THE WHITE HOUSE
Office of the Press Secretary
BACKGROUND BRIEFING BY SENIOR ADMINISTRATION OFFICIALS ON ISRAELI-SYRIAN PEACE TALKS The Briefing Room
2:30 P.M. EST
MR. LEAVY: As you guys know, the President will be hosting talks between the Israelis and the Syrians tomorrow. We have a briefing to help answer your questions by two senior administration officials ON BACKGROUND. Two senior administration officials.
Senior Administration Official number one.
Q I recognize the general outline. A little light might be helpful.
SENIOR ADMINISTRATION OFFICIAL: Okay, in conclusion -- (laughter) --
Q Would you lower expectations on -- would you do a Q&A?
SENIOR ADMINISTRATION OFFICIAL: Well, I just did, so that's why I said "in conclusion."
Let me make a few very brief comments, and then turn it over to your questions. Let me say something about how it will work tomorrow. Tomorrow, both Prime Minister Barak and Foreign Minister Shara and their delegations will come to the White House at 10:00 a.m. and there will be a trilateral with the President. Following the trilateral, the President will meet separately with each of them. First, he'll see Prime Minister Barak, and then he will see Foreign Minister Shara.
When those two sets of bilaterals are completed, they will go to Blair House, meaning Prime Minister Barak and Foreign Minister Shara will go. When the President is seeing Prime Minister Barak, Secretary Albright will be seeing Foreign Minister Shara, and then they'll flip. When he is seeing Foreign Minister Shara, the Secretary will be seeing Prime Minister Barak.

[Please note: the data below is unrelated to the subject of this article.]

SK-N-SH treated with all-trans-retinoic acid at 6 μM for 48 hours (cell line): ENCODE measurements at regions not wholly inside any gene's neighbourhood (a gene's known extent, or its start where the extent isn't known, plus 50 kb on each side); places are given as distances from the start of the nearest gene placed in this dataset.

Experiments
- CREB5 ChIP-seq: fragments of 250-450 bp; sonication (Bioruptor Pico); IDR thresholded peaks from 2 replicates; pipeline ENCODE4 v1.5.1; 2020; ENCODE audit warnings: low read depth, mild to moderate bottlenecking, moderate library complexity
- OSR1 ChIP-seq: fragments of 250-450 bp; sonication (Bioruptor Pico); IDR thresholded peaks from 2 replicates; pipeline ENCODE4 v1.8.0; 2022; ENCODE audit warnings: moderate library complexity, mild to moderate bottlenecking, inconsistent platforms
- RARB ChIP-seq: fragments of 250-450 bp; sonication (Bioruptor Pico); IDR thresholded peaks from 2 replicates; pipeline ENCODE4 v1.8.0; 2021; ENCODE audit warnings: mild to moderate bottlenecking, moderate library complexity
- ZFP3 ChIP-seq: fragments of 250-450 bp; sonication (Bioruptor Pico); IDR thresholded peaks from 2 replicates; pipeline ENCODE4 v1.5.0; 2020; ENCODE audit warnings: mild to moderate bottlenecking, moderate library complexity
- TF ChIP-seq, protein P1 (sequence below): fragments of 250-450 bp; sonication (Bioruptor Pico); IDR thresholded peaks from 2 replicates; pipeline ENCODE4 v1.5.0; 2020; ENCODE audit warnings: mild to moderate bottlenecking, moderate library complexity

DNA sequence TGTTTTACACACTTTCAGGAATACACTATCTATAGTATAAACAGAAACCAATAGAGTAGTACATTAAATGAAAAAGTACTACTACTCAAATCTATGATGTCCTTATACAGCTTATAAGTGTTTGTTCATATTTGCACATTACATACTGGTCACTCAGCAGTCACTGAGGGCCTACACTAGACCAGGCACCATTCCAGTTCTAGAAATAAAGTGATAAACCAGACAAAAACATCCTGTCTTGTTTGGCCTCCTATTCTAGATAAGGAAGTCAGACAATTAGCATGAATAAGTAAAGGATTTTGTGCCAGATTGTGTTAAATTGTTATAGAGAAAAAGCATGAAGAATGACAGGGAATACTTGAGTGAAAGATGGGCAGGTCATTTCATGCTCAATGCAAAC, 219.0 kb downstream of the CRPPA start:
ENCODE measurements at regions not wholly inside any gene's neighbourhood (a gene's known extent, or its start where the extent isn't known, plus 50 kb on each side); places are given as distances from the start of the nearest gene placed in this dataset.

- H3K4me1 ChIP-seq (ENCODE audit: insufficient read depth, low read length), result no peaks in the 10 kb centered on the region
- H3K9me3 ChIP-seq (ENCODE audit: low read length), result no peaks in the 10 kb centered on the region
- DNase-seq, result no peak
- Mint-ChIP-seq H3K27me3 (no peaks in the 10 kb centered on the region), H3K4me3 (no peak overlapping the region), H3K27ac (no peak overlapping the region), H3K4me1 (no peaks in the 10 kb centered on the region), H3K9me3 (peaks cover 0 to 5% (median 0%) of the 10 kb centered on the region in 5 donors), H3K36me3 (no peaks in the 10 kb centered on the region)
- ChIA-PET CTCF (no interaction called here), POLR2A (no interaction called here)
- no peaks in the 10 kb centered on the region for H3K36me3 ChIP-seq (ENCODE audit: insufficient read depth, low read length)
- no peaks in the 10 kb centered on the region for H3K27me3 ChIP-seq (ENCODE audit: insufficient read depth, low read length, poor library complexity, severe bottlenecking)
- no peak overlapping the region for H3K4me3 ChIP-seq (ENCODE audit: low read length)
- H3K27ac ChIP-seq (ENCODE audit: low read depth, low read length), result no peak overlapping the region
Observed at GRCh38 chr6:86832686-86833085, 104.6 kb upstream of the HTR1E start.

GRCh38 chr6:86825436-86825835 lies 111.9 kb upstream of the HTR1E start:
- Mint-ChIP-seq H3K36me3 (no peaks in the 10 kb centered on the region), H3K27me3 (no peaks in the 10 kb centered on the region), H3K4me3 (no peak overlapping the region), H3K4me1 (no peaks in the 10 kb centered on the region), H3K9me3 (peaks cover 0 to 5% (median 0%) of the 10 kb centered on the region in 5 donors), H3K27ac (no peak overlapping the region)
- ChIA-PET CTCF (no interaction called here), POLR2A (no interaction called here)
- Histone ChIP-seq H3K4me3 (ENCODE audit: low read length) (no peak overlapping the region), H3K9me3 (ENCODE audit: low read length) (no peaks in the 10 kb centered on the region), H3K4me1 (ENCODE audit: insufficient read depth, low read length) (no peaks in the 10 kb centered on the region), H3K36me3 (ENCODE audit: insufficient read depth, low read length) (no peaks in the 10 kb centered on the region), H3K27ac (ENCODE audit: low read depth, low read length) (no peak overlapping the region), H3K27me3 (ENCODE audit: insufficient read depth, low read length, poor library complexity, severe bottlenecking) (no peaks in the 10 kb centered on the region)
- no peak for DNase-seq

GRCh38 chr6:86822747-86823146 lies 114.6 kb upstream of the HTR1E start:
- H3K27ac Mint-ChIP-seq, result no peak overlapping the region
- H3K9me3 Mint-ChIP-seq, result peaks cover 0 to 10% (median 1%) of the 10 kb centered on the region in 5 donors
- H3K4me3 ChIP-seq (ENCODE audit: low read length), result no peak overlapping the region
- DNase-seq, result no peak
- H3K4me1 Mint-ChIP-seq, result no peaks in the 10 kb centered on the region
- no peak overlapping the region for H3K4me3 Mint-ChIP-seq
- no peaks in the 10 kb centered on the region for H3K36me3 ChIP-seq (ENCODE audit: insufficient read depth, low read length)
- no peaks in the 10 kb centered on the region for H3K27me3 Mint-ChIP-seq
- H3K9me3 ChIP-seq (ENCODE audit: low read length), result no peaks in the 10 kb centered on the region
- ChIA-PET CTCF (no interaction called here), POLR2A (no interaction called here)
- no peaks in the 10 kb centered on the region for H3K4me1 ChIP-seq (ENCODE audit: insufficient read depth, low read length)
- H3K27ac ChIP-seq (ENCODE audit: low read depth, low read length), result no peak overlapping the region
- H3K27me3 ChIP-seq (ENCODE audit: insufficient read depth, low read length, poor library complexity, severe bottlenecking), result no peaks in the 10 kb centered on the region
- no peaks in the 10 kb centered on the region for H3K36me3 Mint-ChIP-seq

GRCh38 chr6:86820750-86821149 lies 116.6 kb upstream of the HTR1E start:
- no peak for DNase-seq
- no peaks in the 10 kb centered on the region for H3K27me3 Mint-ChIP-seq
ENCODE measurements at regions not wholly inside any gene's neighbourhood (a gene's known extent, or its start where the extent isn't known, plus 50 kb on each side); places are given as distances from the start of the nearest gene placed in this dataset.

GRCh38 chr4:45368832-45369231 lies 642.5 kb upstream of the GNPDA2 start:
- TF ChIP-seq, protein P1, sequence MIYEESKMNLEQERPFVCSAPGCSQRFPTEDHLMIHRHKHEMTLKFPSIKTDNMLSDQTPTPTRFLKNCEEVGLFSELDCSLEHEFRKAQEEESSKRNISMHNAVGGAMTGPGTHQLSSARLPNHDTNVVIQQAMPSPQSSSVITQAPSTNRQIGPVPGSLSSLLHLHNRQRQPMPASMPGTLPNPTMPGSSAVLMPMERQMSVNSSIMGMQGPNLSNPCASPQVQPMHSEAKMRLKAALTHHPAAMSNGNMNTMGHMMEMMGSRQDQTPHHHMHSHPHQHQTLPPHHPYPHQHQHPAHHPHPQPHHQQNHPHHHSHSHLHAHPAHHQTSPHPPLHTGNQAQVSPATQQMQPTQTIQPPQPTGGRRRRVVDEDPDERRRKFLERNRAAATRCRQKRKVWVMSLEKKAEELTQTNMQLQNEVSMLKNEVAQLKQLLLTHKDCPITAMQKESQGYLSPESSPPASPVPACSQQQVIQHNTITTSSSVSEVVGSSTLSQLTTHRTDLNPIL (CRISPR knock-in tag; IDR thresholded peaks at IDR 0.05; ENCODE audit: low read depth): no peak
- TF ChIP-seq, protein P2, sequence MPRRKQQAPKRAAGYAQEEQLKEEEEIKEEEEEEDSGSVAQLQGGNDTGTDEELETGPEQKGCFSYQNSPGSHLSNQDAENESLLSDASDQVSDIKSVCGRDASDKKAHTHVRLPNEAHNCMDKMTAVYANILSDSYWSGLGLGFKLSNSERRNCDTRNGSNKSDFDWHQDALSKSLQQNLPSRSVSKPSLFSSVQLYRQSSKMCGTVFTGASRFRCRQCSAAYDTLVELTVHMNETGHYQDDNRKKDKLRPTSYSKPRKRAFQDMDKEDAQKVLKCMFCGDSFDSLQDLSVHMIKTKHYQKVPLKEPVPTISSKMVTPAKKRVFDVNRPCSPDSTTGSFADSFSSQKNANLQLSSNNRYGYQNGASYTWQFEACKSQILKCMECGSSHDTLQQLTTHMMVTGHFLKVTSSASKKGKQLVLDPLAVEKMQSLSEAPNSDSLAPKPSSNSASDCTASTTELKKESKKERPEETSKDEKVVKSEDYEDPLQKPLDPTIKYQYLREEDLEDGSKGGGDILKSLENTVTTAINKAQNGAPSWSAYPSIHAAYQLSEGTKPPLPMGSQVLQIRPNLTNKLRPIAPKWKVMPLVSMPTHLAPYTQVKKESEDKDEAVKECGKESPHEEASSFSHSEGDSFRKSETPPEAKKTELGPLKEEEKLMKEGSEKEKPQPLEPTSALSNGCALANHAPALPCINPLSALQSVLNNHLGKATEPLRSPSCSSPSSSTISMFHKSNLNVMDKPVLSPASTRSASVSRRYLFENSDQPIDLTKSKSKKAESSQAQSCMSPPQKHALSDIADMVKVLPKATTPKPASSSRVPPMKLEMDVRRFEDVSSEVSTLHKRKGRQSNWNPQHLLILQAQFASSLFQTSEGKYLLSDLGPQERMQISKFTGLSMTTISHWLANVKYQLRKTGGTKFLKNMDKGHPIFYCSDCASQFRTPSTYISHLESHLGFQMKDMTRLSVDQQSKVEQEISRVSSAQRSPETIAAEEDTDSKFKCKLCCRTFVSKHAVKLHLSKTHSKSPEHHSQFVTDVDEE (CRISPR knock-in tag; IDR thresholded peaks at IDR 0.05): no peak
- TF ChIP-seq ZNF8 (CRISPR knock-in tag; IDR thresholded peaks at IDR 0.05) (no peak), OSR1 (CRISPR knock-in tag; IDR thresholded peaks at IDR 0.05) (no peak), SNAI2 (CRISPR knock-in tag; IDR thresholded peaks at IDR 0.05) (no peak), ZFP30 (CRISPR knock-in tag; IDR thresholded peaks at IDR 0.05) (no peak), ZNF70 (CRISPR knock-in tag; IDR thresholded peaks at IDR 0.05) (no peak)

Q Is that all at Blair House?
SENIOR ADMINISTRATION OFFICIAL: What I've just said, that's all here at the White House. When that sequence is over with, meaning trilateral, bilateral, bilateral, then the Israelis and Syrians will go to Blair House. The Secretary will go with them when they go to Blair House. We will be available and present over at Blair House; precisely when we'll be sitting in the room with them, if there will be times when we're not, that's something that we'll discuss with them.